"It will be either California or New York who will introduce this system," he said. "Then I think there will be many more states who will try to follow suit. I think that's an encouraging phenomenon we see."

Do Americans want single-payer healthcare?

In recent years, there have been growing calls from the left and from some progressive politicians to implement Medicare For All, a single-payer plan that would guarantee health insurance and necessary healthcare to all Americans. And while most Democratic lawmakers have shown mixed feelings about pursuing a single-payer plan, a Washington Post-Kaiser Family Foundation poll from February showed that 51 percent of Americans would support a single-payer plan.

However, passing such legislation remains virtually impossible as long as both chambers of Congress are controlled by Republicans, many of whom not only oppose Medicare For All outright but also have tried to chip away at the less expansive Affordable Care Act.

What early US presidents looked like, according to AI-generated images

"Deepfakes" and "cheap fakes" are becoming strikingly convincing — even ones generated on freely available apps.

Abraham Lincoln, George Washington

Magdalene Visaggio via Twitter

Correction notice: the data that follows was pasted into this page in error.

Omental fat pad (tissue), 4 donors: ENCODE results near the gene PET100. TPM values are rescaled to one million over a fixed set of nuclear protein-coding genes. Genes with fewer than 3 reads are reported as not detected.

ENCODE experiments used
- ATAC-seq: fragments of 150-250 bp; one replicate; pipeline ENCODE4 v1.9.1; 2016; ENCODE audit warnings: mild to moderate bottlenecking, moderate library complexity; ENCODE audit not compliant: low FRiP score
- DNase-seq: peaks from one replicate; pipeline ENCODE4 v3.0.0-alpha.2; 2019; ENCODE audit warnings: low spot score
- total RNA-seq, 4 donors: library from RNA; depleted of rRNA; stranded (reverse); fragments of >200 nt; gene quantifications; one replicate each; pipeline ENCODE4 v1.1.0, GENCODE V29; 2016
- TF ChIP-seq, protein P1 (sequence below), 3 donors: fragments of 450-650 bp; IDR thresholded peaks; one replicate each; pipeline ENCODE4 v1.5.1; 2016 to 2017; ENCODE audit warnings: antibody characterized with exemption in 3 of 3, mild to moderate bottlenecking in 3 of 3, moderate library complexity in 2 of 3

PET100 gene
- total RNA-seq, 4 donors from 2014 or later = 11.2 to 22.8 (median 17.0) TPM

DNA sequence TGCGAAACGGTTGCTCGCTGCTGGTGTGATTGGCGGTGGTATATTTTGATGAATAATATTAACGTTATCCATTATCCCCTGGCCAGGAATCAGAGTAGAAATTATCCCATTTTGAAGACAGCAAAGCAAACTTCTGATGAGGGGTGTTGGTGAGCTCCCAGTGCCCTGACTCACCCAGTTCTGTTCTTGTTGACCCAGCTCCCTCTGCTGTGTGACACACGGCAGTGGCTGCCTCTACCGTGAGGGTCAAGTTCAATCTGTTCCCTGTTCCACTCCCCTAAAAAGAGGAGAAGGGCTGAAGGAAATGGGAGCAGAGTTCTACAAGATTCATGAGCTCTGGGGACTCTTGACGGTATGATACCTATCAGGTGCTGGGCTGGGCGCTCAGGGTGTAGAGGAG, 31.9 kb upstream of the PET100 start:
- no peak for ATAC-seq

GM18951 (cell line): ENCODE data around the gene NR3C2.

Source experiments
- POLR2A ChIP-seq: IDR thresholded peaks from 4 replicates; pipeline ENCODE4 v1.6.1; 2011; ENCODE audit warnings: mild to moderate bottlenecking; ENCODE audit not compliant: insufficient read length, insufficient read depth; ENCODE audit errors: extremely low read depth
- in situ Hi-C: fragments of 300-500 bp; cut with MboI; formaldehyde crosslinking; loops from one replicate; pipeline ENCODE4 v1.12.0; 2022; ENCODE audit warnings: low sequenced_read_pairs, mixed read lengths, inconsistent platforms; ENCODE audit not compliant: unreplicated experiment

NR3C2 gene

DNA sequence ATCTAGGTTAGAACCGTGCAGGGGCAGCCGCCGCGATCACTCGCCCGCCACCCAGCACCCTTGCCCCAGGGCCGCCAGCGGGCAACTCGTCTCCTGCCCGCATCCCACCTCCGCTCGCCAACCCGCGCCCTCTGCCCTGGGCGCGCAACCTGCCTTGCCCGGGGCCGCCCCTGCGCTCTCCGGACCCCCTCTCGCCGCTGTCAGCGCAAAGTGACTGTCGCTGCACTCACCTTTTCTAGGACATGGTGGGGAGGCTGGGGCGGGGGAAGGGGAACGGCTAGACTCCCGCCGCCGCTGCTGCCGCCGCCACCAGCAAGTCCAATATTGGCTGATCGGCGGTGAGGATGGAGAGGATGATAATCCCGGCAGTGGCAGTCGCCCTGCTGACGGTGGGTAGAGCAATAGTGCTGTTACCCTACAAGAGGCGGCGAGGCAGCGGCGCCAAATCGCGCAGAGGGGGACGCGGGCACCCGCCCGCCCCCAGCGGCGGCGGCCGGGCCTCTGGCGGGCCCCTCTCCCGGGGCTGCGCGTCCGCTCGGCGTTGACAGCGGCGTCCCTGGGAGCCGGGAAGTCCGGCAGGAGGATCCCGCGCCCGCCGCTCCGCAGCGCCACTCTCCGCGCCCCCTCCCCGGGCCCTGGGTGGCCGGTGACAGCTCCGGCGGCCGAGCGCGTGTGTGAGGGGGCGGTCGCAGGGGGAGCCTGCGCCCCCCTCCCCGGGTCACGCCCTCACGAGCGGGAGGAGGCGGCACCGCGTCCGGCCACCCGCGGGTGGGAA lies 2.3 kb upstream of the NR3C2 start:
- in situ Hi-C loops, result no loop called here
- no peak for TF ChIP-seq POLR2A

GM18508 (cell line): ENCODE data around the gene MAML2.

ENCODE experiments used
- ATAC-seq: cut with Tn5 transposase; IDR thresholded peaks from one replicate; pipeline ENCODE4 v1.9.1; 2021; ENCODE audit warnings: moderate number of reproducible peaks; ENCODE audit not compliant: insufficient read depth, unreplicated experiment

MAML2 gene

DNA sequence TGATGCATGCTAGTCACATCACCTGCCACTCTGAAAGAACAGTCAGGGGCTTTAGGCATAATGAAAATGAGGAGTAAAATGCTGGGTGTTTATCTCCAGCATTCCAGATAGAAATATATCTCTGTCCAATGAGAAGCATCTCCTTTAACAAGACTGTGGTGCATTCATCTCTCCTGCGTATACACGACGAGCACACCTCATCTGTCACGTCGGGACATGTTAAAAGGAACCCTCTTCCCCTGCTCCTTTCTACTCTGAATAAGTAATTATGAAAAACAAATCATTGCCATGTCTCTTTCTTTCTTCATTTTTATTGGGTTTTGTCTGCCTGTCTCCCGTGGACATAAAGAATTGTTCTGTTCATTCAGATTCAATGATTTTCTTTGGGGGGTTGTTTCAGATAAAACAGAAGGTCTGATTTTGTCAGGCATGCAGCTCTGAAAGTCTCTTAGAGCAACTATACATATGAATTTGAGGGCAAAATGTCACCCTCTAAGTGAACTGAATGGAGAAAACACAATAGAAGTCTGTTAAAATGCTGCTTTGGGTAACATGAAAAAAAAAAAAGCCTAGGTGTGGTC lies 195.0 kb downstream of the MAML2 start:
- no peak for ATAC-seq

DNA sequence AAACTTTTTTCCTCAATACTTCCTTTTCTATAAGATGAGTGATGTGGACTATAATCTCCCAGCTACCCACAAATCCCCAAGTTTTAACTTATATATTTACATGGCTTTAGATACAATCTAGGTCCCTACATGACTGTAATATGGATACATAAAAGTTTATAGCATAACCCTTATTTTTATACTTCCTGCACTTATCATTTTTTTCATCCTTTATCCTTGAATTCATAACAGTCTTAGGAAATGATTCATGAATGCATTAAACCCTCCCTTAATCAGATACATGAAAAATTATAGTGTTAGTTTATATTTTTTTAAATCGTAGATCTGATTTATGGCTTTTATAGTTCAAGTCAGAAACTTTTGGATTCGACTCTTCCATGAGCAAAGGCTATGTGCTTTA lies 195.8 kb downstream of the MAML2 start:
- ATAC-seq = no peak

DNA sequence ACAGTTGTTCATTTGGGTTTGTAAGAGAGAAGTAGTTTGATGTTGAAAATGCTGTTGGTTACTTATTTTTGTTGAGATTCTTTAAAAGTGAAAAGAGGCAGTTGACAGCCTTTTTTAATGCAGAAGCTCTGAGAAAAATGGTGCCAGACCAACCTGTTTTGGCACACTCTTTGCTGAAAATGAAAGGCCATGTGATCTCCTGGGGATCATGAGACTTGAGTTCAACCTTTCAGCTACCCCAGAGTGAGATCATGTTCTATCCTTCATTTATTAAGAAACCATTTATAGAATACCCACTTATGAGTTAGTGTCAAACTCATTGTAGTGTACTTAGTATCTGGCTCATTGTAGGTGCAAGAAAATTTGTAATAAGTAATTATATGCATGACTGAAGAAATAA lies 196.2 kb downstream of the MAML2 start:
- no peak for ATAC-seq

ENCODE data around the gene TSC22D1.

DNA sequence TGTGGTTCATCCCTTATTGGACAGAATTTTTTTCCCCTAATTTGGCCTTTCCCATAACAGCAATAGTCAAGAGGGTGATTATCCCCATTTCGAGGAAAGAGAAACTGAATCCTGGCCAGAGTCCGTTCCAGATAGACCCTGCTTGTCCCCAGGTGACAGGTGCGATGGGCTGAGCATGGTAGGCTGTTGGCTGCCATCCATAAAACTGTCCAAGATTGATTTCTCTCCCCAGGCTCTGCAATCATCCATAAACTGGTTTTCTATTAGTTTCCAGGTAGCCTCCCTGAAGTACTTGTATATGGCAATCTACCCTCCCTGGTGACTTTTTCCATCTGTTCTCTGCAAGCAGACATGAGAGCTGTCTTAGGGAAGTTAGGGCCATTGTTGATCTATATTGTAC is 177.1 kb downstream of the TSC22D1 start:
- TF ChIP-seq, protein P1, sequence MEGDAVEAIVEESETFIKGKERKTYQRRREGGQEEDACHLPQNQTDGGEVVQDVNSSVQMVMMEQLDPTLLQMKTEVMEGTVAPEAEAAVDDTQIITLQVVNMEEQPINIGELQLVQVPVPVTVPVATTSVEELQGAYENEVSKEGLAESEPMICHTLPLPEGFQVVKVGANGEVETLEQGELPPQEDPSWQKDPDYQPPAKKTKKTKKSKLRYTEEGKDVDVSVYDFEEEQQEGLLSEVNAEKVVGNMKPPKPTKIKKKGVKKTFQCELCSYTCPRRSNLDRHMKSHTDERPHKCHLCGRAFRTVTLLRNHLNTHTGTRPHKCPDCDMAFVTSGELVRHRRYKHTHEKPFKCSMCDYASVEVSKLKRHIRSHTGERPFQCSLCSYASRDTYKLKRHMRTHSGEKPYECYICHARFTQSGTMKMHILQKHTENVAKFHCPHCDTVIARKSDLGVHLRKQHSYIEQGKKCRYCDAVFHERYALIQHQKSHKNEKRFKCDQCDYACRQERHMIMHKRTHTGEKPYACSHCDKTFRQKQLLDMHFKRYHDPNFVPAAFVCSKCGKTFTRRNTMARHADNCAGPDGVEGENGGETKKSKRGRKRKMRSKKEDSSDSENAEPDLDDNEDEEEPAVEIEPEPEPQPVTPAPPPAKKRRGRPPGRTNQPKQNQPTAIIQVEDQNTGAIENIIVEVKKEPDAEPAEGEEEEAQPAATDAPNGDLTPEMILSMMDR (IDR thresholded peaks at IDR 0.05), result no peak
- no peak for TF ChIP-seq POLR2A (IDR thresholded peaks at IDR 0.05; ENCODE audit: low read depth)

Technology & Innovation
  • A writer named Magdalene Visaggio recently used FaceApp and Airbrush to generate convincing portraits of early U.S. presidents.
  • "Deepfake" technology has improved drastically in recent years, and some countries are already experiencing how it can weaponized for political purposes.
  • It's currently unknown whether it'll be possible to develop technology that can quickly and accurately determine whether a given video is real or fake.
Keep reading Show less

Catacombs of Paris: The city of darkness finds its new raison d'être

Ancient corridors below the French capital have served as its ossuary, playground, brewery, and perhaps soon, air conditioning.

Excerpt from a 19th century map of the Paris Catacombs, showing the labyrinthine layout underground (in color) beneath the straight-lined structures on the surface (in grey).

Credit: Inspection Générale des Carrières, 1857 / Public domain
Strange Maps
  • People have been digging up limestone and gypsum from below Paris since Roman times.
  • They left behind a vast network of corridors and galleries, since reused for many purposes — most famously, the Catacombs.
  • Soon, the ancient labyrinth may find a new lease of life, providing a sustainable form of air conditioning.
Keep reading Show less

Baby's first poop predicts risk of allergies

Meconium contains a wealth of information.

Surprising Science
  • A new study finds that the contents of an infants' first stool, known as meconium, can predict if they'll develop allergies with a high degree of accuracy.
  • A metabolically diverse meconium, which indicates the initial food source for the gut microbiota, is associated with fewer allergies.
  • The research hints at possible early interventions to prevent or treat allergies just after birth.
Keep reading Show less
Mind & Brain

Big think: Will AI ever achieve true understanding?

If you ask your maps app to find "restaurants that aren't McDonald's," you won't like the result.

Quantcast